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Author Topic:   Trailer Lights ?
Sam Collins posted 05-28-2000 11:22 PM ET (US)   Profile for Sam Collins   Send Email to Sam Collins  
Why are there not Back Up Lights on boat trailers ??? I can't see anything back there in the dark !!!!
dfmcintyre posted 05-29-2000 09:27 AM ET (US)     Profile for dfmcintyre  Send Email to dfmcintyre     
Sam -

Good point.

As a matter of fact, I did install such lights (along with a dash mounted toggle switch that would bypass the standard switch so I could leave it on at night at the ramp) on an earlier trailer.

The main problem is that most standard factory and mainstream trailer plugs of the flat variety don't have enough connections to handle a backup circuit, not that that's a hard limitation to overcome, but you don't want to replace the ground connection with a backup circuit, thinking that "Well, the trailer is physicall connected to the tow vehicle isn't it?". A trailer ball makes a real poor connection.

Best - Don

Walt Steffens posted 05-31-2000 05:36 PM ET (US)     Profile for Walt Steffens  Send Email to Walt Steffens     
Sam: The reason is that the bulbs used are very high draw (higher than tail lights) and you would get a lot of line drop voltage, making the lights very dim or useless. Also they would be very hot and easily broken in some fixtures. Also you would have to run some much heaver wire for them to operate efficiently. I have however see some set ups where the aux back up lights (housed head lamps usually the low beams of a 4 head lamp set up) were mounted on the rear bumper of a pick up truck. It did give a lot of light.
Clark Roberts posted 05-31-2000 06:53 PM ET (US)     Profile for Clark Roberts  Send Email to Clark Roberts     
I use a back-up/trailer launching light set-up that uses a "tractor light" which can be bought from most automotive supply stores. This is a 25 watt sealed beam, flood light about 4-5" in diameter and mounted in a black rubber housing.. a swivel bracket comes with it.. I mounted it under the rear bumper of my Jeep and wired it from an ignition "on" contact in the fuse box through a 20 amp automatic circuit breaker..An illuminated swith on the dash controls it and warns that is is on... you don't want to have it on on the highway.. could get me a ticket!!! It is wonderful for night time launching and retrieving or for backing... I have been using this same set-up for about 20 years.... Happy Whalin'
Sam Collins posted 05-31-2000 07:38 PM ET (US)     Profile for Sam Collins  Send Email to Sam Collins     
I would like to put a set of back-up lights above the brake lights on the tail end of the boat trailer. I would like for them to be ON while under water. I'm not sure what kind of light would hold up? Any suggestions?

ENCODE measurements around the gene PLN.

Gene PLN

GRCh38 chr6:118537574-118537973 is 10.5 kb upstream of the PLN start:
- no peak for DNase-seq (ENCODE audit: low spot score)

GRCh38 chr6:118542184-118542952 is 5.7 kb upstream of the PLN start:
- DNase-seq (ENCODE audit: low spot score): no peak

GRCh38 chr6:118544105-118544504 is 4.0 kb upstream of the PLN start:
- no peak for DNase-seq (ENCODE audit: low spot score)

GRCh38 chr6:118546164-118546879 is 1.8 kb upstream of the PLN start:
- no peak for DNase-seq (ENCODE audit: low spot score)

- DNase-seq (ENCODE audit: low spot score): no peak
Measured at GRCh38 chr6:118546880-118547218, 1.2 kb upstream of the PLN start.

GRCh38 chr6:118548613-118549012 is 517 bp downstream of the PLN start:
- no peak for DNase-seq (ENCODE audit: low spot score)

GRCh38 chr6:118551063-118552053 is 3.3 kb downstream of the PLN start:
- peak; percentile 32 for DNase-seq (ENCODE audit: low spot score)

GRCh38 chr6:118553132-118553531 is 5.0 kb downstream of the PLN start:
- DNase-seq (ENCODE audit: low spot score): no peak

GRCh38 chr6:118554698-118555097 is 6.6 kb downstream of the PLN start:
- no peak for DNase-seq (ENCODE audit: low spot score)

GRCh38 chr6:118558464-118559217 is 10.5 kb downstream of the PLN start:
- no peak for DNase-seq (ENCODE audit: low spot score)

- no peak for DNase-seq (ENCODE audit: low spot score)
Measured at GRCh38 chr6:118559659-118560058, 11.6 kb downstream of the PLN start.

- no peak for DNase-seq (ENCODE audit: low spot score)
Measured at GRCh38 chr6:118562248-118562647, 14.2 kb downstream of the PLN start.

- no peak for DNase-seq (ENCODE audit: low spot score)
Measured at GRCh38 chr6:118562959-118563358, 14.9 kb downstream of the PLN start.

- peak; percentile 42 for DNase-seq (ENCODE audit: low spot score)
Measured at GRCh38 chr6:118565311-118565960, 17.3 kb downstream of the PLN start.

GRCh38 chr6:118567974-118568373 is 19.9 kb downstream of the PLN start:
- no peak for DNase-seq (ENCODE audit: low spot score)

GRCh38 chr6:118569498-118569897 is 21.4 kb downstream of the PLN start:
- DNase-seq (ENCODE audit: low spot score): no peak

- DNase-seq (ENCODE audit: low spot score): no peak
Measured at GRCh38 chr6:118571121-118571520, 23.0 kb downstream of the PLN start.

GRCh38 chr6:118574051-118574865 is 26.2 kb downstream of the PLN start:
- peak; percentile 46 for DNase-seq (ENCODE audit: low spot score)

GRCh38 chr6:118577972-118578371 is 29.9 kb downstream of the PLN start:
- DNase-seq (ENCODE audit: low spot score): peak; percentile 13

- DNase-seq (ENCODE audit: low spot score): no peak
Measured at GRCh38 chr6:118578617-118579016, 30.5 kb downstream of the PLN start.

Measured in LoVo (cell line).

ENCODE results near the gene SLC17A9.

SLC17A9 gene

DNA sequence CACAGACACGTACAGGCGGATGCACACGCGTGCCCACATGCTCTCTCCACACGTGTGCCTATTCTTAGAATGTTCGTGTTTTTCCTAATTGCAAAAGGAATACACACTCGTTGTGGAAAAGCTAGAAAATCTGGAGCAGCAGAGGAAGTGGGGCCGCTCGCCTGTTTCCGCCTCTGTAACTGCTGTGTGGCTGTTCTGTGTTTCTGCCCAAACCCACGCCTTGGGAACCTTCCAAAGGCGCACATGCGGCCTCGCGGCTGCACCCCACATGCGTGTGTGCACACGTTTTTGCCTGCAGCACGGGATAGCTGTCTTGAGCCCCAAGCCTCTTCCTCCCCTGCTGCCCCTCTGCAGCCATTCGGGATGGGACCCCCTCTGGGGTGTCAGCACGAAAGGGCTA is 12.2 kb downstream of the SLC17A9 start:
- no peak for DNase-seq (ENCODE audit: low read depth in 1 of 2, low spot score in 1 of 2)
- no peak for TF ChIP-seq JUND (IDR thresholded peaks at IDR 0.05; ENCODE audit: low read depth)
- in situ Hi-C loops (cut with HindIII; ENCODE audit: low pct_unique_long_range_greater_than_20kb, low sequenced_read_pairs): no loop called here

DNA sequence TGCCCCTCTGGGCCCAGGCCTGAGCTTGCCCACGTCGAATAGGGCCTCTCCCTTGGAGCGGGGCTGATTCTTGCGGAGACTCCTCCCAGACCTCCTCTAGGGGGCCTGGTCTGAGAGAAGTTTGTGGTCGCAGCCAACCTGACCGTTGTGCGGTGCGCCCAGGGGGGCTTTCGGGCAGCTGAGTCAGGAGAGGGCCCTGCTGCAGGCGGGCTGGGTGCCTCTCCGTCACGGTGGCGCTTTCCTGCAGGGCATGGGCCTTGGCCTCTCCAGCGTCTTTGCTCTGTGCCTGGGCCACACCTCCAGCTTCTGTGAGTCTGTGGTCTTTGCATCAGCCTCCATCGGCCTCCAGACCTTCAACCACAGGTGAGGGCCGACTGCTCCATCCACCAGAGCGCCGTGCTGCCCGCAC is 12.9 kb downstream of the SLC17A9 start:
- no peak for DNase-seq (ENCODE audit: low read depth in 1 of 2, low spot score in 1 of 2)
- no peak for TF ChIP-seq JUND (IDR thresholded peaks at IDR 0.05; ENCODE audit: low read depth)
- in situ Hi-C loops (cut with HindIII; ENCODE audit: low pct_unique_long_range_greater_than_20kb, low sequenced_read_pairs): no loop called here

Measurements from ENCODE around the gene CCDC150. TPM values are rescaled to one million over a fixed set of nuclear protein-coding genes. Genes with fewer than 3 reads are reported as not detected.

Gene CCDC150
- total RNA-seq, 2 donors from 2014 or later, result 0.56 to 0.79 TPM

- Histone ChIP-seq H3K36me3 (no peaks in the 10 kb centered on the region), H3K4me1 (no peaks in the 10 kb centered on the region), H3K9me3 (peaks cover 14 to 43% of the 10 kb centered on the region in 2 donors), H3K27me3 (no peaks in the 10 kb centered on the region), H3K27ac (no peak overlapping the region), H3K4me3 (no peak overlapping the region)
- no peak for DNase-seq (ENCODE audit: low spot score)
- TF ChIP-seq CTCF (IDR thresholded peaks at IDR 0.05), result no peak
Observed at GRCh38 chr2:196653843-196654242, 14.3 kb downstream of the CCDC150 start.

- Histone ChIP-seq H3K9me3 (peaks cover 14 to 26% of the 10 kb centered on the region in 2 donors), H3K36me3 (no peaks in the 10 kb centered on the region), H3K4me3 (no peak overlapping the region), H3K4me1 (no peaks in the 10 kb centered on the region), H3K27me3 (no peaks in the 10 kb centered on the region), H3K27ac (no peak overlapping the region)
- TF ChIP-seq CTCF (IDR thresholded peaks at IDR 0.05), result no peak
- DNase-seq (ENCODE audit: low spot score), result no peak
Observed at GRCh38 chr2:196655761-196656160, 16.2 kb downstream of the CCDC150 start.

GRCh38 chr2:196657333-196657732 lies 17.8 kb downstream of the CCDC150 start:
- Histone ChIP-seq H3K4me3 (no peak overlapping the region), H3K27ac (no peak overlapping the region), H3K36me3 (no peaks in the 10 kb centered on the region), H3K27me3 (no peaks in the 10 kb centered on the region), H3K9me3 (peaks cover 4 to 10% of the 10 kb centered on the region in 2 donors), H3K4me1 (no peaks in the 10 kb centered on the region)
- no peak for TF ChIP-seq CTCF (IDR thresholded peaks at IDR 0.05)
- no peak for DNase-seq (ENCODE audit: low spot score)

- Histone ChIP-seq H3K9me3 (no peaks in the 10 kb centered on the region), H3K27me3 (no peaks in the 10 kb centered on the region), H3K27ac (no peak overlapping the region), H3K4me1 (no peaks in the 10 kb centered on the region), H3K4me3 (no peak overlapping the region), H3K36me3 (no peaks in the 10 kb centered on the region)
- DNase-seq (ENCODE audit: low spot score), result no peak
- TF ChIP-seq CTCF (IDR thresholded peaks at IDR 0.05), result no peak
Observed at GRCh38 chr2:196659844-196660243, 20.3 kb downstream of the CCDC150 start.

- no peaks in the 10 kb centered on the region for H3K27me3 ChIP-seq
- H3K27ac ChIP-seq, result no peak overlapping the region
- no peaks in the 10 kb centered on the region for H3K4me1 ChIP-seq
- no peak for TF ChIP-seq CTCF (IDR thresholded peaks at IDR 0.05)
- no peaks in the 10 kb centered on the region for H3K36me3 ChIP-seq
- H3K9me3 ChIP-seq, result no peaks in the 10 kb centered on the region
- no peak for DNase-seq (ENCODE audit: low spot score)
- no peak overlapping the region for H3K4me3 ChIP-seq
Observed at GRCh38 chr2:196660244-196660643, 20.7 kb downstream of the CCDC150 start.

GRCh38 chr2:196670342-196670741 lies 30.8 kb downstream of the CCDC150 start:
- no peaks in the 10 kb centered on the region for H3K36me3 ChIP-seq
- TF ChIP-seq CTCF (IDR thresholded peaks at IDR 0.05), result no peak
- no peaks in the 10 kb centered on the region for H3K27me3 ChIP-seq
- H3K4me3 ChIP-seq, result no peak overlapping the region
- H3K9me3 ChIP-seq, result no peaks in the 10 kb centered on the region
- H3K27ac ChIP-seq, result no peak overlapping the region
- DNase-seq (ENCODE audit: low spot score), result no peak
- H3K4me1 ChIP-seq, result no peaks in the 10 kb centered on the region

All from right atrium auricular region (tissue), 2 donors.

dfmcintyre posted 05-31-2000 10:01 PM ET (US)     Profile for dfmcintyre  Send Email to dfmcintyre     
Sam -

One thought would be to check out 12 volt sealed beams that a diver might use...

One rig that I've seen, had a light mounted on top of those vertical guide poles that are mounted to the trailer about 1 - 2 feet forward of the stern. That way it would keep the units out of the water.

Best - Don

Walt Steffens posted 06-05-2000 05:45 PM ET (US)     Profile for Walt Steffens  Send Email to Walt Steffens     
Sam: If you are set on having submersible lights on your trailer I would follow dfmcintyre's lead and investigate lamps for dive lights. In most cases they have connectors housed in the light body there for no water exposure. You will have to dream up some way to water proof the connectors as if you don't water will work back under the insullation of the wires and rust. Yea rust, even in fresh water, trailer wire isn't usually copper but tinned steel; even copper would not be good unsealed in salt or fresh water.

As for the heaver power requirements, I would suggest using a trailer harness and plug system used on house trailers such as airstreams. This is a very roubust plug system about 1.5" in dia., I beleieve made by Holt. It has the ability not only to handle the trailer lighting functions but power as well as most RV trailer's need to have house light batteries charged from the tow vechile alternator. Next I would run a heavy conductor, multi-stranned copper,(#10 Ga should be sufficient for 2 dive lamps at that distance from the battery) from the battery to the trailer connector at the rear of your tow vehicle, with a circut braker (est 20A) located at the battery connection. I would then make up a weather/water proof switch box and locate it high on the trailer (winch stand comes to mind) for the control switch. This type set up will do what you want, however you won't be able to unplug your trailer light harness for launching as I and many others do to prevent broken trailer bulbs due to cold water on hot bulb glass. This procedure dates to pre water proof tail light assemblies.

A less costly alternative to your problem is to mount a second hitch box on the front of your tow vechile. When you get to the ramp unhitch from the rear of your tow vechile and re-hitch to the front. This will allow you to use your vechiles head lamps as a light system as well as very accurately place the trailer as you won't be looking over your sholder or in the rear view mirrors under dark or undesireable conditions. Just a thought, as I have seen this done also.
Best WLS

lhg posted 05-24-2001 01:23 AM ET (US)     Profile for lhg    
This could be of continuing interest to some, so we won't let it disappear!
triblet posted 05-24-2001 02:02 AM ET (US)     Profile for triblet  Send Email to triblet     
If you are serious about the back up lights,
and get a copy of their "Divelight
Companion" book. It's on how to make your
own dive light and quite good.


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